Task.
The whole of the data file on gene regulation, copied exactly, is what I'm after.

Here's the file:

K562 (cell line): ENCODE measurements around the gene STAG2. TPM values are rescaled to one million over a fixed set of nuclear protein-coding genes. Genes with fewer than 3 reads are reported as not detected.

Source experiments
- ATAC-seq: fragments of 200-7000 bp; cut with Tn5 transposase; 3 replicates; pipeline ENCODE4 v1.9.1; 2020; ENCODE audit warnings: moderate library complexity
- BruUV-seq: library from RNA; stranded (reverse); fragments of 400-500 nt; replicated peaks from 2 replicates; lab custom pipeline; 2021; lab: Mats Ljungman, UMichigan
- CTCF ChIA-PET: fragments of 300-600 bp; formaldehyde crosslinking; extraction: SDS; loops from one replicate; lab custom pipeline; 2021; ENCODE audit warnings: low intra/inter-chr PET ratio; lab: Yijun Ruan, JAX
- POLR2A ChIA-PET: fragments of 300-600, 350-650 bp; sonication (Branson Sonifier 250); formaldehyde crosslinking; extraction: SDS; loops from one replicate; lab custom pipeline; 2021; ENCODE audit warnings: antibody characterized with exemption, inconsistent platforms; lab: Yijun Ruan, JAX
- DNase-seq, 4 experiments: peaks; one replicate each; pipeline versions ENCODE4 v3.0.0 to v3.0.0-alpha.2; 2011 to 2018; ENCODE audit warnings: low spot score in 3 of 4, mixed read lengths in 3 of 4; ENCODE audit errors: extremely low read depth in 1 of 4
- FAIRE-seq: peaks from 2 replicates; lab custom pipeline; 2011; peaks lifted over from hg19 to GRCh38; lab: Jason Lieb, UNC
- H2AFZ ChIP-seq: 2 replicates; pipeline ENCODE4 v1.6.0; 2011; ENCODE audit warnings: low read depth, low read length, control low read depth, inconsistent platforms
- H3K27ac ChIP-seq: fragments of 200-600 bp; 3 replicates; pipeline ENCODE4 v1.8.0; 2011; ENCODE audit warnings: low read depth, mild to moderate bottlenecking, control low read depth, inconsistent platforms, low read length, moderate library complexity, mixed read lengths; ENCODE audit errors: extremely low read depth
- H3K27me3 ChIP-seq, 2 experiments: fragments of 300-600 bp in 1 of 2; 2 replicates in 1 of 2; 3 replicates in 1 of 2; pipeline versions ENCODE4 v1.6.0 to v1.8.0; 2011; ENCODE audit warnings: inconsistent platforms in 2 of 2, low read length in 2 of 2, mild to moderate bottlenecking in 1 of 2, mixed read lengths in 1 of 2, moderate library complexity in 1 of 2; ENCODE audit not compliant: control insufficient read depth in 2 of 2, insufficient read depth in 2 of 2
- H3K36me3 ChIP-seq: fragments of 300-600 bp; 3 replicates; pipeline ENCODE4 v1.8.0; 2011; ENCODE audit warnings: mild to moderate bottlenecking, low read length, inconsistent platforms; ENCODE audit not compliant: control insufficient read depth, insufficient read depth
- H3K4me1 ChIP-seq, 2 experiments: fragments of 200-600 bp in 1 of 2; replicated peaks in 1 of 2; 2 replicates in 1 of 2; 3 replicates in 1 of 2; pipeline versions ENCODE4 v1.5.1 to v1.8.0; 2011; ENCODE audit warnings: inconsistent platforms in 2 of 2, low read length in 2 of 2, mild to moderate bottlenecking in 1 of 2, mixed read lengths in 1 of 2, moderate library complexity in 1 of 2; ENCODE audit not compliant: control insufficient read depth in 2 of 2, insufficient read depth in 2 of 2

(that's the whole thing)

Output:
K562 (cell line): ENCODE measurements around the gene STAG2. TPM values are rescaled to one million over a fixed set of nuclear protein-coding genes. Genes with fewer than 3 reads are reported as not detected.

Source experiments
- ATAC-seq: fragments of 200-7000 bp; cut with Tn5 transposase; 3 replicates; pipeline ENCODE4 v1.9.1; 2020; ENCODE audit warnings: moderate library complexity
- BruUV-seq: library from RNA; stranded (reverse); fragments of 400-500 nt; replicated peaks from 2 replicates; lab custom pipeline; 2021; lab: Mats Ljungman, UMichigan
- CTCF ChIA-PET: fragments of 300-600 bp; formaldehyde crosslinking; extraction: SDS; loops from one replicate; lab custom pipeline; 2021; ENCODE audit warnings: low intra/inter-chr PET ratio; lab: Yijun Ruan, JAX
- POLR2A ChIA-PET: fragments of 300-600, 350-650 bp; sonication (Branson Sonifier 250); formaldehyde crosslinking; extraction: SDS; loops from one replicate; lab custom pipeline; 2021; ENCODE audit warnings: antibody characterized with exemption, inconsistent platforms; lab: Yijun Ruan, JAX
- DNase-seq, 4 experiments: peaks; one replicate each; pipeline versions ENCODE4 v3.0.0 to v3.0.0-alpha.2; 2011 to 2018; ENCODE audit warnings: low spot score in 3 of 4, mixed read lengths in 3 of 4; ENCODE audit errors: extremely low read depth in 1 of 4
- FAIRE-seq: peaks from 2 replicates; lab custom pipeline; 2011; peaks lifted over from hg19 to GRCh38; lab: Jason Lieb, UNC
- H2AFZ ChIP-seq: 2 replicates; pipeline ENCODE4 v1.6.0; 2011; ENCODE audit warnings: low read depth, low read length, control low read depth, inconsistent platforms
- H3K27ac ChIP-seq: fragments of 200-600 bp; 3 replicates; pipeline ENCODE4 v1.8.0; 2011; ENCODE audit warnings: low read depth, mild to moderate bottlenecking, control low read depth, inconsistent platforms, low read length, moderate library complexity, mixed read lengths; ENCODE audit errors: extremely low read depth
- H3K27me3 ChIP-seq, 2 experiments: fragments of 300-600 bp in 1 of 2; 2 replicates in 1 of 2; 3 replicates in 1 of 2; pipeline versions ENCODE4 v1.6.0 to v1.8.0; 2011; ENCODE audit warnings: inconsistent platforms in 2 of 2, low read length in 2 of 2, mild to moderate bottlenecking in 1 of 2, mixed read lengths in 1 of 2, moderate library complexity in 1 of 2; ENCODE audit not compliant: control insufficient read depth in 2 of 2, insufficient read depth in 2 of 2
- H3K36me3 ChIP-seq: fragments of 300-600 bp; 3 replicates; pipeline ENCODE4 v1.8.0; 2011; ENCODE audit warnings: mild to moderate bottlenecking, low read length, inconsistent platforms; ENCODE audit not compliant: control insufficient read depth, insufficient read depth
- H3K4me1 ChIP-seq, 2 experiments: fragments of 200-600 bp in 1 of 2; replicated peaks in 1 of 2; 2 replicates in 1 of 2; 3 replicates in 1 of 2; pipeline versions ENCODE4 v1.5.1 to v1.8.0; 2011; ENCODE audit warnings: inconsistent platforms in 2 of 2, low read length in 2 of 2, mild to moderate bottlenecking in 1 of 2, mixed read lengths in 1 of 2, moderate library complexity in 1 of 2; ENCODE audit not compliant: control insufficient read depth in 2 of 2, insufficient read depth in 2 of 2